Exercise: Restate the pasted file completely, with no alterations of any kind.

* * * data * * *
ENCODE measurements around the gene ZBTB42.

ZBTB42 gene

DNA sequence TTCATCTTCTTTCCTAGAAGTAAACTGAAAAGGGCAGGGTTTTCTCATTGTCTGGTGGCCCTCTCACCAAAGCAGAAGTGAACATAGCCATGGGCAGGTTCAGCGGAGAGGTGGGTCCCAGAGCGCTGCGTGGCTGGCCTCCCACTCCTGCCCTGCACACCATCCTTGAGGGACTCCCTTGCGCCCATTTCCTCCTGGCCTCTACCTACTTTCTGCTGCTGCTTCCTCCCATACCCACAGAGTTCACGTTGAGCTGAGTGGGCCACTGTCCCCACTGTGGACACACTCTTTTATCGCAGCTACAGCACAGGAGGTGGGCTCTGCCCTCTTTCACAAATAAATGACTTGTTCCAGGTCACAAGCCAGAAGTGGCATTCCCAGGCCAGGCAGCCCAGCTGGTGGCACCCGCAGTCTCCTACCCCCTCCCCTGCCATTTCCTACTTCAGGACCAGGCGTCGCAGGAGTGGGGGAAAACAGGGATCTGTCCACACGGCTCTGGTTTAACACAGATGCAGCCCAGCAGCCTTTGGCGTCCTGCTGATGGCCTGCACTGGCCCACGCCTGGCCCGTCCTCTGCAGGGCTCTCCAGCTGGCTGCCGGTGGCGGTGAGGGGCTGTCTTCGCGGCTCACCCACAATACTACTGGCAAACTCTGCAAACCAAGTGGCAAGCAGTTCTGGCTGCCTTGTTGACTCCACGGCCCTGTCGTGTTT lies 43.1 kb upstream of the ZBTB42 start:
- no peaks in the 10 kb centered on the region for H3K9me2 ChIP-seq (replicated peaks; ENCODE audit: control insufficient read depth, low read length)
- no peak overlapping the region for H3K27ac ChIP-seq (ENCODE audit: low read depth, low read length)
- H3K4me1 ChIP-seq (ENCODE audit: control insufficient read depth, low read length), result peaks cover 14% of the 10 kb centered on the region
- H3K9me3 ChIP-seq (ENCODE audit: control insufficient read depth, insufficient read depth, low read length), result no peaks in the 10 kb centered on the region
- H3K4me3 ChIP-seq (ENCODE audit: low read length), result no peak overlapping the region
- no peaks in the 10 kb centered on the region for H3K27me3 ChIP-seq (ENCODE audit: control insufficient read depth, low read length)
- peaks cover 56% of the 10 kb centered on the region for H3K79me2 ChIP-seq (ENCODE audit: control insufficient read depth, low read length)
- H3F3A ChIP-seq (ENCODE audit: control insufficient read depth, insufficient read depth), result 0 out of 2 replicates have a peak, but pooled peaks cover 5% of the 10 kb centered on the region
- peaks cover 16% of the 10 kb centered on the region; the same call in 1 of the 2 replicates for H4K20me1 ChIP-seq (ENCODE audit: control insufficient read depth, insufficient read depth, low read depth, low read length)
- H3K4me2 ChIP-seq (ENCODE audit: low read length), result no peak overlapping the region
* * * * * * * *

ENCODE measurements around the gene ZBTB42.

ZBTB42 gene

DNA sequence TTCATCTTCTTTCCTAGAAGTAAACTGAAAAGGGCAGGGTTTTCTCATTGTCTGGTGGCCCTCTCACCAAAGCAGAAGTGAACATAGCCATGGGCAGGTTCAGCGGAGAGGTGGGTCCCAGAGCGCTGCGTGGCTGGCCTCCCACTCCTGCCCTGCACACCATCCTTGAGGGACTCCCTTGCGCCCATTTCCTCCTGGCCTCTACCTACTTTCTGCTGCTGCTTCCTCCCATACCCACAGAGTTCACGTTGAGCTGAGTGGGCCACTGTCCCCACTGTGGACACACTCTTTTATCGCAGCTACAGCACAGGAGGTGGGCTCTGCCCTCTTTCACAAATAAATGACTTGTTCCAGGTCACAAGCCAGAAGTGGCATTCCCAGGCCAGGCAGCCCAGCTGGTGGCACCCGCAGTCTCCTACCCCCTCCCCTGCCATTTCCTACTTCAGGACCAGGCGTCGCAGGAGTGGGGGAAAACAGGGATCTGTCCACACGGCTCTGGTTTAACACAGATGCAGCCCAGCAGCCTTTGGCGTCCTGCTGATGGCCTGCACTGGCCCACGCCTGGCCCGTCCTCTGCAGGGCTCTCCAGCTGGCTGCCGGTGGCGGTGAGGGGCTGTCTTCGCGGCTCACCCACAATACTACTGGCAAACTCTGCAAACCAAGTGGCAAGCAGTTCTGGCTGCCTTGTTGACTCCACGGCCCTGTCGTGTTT lies 43.1 kb upstream of the ZBTB42 start:
- no peaks in the 10 kb centered on the region for H3K9me2 ChIP-seq (replicated peaks; ENCODE audit: control insufficient read depth, low read length)
- no peak overlapping the region for H3K27ac ChIP-seq (ENCODE audit: low read depth, low read length)
- H3K4me1 ChIP-seq (ENCODE audit: control insufficient read depth, low read length), result peaks cover 14% of the 10 kb centered on the region
- H3K9me3 ChIP-seq (ENCODE audit: control insufficient read depth, insufficient read depth, low read length), result no peaks in the 10 kb centered on the region
- H3K4me3 ChIP-seq (ENCODE audit: low read length), result no peak overlapping the region
- no peaks in the 10 kb centered on the region for H3K27me3 ChIP-seq (ENCODE audit: control insufficient read depth, low read length)
- peaks cover 56% of the 10 kb centered on the region for H3K79me2 ChIP-seq (ENCODE audit: control insufficient read depth, low read length)
- H3F3A ChIP-seq (ENCODE audit: control insufficient read depth, insufficient read depth), result 0 out of 2 replicates have a peak, but pooled peaks cover 5% of the 10 kb centered on the region
- peaks cover 16% of the 10 kb centered on the region; the same call in 1 of the 2 replicates for H4K20me1 ChIP-seq (ENCODE audit: control insufficient read depth, insufficient read depth, low read depth, low read length)
- H3K4me2 ChIP-seq (ENCODE audit: low read length), result no peak overlapping the region